Effective psychological services are offered through VPS for individuals of all ages, abilities, genders, orientations, ethnicities, and spiritual beliefs. Evidence-based treatments employed within VPS aim to improve quality of life and enhance mental health outcomes for those suffering with problems including anxiety, depression and other affective disorders, child behavioral problems, eating disorders, neurological and developmental disorders, and other mental health concerns.
Vermont Psychological Services
(formerly the Behavior Therapy and Psychotherapy Center)
Vermont Psychological Services (VPS) is a non-profit outpatient mental health clinic and training facility for the clinical psychology graduate program in the Department of Psychological Science at The University of Vermont. VPS has been providing service for over 45 years. Services are typically provided by clinicians who are obtaining their Ph.D.'s with the supervision of licensed clinical psychology faculty.
Quality Community Services/ Mission Statement
Vermont Psychological Services (VPS) was established in 1972 and has served over 15,000 clients since that time. VPS has focused on providing clinical training, while simultaneously offering community services based on empirical research. Though much has changed since the clinic's inception, two fundamental aims have remained constant:
- To train clinical psychology graduate students in providing high quality psychological services utilizing the scientist-practitioner model to assure each client receives the most effective, empirically-supported clinical interventions. Generally, these focus on Cognitive Behavioral Therapy in addition to other well-supported modalities (e.g., Aceeptance and Commitment Therapy-ACT, Motivational Interviewing-MI).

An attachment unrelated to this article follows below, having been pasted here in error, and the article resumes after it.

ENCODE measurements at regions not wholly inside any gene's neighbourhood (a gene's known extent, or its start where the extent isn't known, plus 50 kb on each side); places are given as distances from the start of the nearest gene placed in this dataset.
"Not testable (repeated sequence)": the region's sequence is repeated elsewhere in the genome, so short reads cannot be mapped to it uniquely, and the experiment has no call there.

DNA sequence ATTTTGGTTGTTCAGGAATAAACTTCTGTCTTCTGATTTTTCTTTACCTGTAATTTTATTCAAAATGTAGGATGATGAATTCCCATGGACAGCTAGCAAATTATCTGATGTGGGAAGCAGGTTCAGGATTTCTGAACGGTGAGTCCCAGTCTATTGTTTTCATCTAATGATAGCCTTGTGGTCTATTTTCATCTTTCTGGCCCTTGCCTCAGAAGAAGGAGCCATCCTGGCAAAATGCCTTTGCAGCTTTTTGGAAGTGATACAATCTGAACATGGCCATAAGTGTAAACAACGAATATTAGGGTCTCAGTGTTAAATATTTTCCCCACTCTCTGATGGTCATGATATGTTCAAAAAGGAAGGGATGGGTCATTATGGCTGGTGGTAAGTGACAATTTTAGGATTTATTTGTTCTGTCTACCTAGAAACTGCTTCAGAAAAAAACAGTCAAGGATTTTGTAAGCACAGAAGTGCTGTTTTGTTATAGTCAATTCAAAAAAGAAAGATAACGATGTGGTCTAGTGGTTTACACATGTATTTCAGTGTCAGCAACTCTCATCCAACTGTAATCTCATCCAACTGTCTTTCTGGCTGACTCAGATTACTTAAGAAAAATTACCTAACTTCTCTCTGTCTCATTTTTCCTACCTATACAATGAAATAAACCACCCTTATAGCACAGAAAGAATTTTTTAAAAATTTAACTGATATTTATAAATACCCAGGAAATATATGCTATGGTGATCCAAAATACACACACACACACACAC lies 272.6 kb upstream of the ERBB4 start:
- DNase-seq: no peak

- To provide high quality, evidence-based, psychological services to the widest range of individuals possible, particularly those who identify as a part of a historically underserved population (e.g. low-income individuals, abused and/or traumatized children, families in conflict, refugees, and individuals with HIV).
Description of Cognitive Behavioral Therapy & Evidence-Based Practice
Cognitive Behavioral Therapy (CBT) is a psychotherapy that is based on the cognitive and behavioral model: the way that individuals perceive a situation is more closely connected to their reaction than the situation itself. One important part of CBT is helping clients change their less helpful thinking and behavioral patterns, which leads to enduring improvement in their mood and functioning.
Evidence-Based Practice (EBP) involves the integration of: (a) clinical expertise/expert opinion, (b) external scientific evidence, and (c) client/patient/caregiver perspectives to provide high-quality services reflecting the interests, values, needs, and choices of the individuals we serve.